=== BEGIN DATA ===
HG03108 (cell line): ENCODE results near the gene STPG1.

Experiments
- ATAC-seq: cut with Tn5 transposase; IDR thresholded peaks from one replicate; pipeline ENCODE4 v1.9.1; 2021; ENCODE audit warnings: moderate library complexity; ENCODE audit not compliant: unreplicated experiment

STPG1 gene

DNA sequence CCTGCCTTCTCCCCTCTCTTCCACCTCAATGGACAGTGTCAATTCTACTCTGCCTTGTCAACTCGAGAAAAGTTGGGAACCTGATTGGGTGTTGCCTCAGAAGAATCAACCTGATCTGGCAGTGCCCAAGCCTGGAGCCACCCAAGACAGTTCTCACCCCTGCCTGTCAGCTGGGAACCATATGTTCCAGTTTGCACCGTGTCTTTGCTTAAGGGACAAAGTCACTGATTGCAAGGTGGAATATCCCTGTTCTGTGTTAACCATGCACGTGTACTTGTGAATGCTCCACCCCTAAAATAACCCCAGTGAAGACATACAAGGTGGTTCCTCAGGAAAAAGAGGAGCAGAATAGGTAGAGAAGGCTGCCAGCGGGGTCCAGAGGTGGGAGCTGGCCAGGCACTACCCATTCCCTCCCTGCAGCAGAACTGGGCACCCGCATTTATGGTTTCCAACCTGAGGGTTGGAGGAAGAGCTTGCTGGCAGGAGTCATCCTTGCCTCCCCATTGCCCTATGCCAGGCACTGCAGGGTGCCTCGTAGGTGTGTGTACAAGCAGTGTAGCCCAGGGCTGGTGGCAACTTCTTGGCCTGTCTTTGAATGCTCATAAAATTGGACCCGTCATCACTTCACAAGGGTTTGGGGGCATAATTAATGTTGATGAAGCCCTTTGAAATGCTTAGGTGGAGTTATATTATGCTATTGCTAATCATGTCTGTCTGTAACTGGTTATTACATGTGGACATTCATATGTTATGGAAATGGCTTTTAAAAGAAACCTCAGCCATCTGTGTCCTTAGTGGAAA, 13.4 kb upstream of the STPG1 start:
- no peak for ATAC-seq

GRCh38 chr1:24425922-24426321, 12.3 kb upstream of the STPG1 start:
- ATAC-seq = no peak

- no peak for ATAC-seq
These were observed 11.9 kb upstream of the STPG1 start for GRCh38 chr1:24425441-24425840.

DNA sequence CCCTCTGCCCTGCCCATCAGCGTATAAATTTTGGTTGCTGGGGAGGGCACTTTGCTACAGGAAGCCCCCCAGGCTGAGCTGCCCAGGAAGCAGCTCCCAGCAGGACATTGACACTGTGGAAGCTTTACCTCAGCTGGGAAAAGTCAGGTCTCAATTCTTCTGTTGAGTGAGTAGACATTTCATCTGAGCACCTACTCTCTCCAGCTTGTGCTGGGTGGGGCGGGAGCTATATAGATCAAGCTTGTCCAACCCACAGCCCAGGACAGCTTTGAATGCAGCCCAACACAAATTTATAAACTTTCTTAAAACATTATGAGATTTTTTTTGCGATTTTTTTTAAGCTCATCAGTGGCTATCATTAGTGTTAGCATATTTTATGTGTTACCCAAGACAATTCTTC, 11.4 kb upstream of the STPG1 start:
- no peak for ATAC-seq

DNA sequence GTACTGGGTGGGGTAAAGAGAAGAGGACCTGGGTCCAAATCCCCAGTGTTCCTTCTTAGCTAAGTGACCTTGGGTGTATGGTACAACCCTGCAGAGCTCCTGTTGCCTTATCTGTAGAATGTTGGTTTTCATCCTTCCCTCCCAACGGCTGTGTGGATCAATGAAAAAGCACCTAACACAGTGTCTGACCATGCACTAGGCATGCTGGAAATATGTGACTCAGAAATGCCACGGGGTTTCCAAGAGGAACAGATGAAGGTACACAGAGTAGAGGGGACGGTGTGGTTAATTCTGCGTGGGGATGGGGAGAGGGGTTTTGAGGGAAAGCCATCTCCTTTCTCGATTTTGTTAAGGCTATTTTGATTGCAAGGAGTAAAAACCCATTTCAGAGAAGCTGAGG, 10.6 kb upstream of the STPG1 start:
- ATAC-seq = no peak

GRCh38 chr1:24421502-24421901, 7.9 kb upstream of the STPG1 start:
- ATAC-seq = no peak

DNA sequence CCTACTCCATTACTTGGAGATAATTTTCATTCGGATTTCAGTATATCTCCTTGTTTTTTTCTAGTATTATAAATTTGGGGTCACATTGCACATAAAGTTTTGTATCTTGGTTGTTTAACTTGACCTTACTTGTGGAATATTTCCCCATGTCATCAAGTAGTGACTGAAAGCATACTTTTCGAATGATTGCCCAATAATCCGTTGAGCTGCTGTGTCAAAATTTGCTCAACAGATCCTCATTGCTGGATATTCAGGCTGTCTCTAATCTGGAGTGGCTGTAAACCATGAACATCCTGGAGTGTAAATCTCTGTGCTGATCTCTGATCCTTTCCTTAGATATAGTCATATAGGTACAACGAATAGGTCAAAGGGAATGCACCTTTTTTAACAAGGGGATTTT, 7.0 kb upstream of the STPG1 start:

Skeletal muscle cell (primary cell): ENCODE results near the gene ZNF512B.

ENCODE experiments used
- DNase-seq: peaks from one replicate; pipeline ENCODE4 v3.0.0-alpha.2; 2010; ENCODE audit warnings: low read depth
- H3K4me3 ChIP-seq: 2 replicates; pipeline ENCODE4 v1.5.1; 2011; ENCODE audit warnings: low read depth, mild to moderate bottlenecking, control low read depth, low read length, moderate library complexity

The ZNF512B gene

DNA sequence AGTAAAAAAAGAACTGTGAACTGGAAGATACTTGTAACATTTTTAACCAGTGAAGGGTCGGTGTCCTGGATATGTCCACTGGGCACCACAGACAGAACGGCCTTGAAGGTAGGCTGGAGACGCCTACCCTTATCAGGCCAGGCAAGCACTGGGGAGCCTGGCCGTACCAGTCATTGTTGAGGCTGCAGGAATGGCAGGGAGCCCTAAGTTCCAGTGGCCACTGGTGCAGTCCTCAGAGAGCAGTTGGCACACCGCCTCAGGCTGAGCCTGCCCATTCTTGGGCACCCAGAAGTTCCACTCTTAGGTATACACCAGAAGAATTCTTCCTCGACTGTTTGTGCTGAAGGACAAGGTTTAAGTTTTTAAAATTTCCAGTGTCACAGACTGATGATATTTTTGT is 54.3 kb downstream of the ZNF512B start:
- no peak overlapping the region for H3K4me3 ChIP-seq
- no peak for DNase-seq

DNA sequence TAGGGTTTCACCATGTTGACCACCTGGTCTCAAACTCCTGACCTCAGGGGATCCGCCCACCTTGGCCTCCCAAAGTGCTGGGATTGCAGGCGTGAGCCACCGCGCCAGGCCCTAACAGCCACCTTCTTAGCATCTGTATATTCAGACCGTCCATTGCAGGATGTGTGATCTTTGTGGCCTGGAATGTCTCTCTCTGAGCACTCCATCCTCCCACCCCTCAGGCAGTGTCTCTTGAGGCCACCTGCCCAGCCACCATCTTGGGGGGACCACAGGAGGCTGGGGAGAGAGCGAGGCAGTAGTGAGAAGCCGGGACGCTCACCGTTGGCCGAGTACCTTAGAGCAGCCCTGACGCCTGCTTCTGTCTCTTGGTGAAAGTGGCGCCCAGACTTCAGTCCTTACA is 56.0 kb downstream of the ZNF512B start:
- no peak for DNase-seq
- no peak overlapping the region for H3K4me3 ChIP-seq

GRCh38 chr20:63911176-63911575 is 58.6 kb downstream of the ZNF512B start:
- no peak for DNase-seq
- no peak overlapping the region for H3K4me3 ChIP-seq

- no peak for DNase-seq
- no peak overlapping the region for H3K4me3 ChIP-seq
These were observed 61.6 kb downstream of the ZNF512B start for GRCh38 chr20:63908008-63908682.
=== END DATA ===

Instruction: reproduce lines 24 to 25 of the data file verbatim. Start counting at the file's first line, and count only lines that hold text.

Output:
- no peak overlapping the region for H3K4me3 ChIP-seq
- no peak for DNase-seq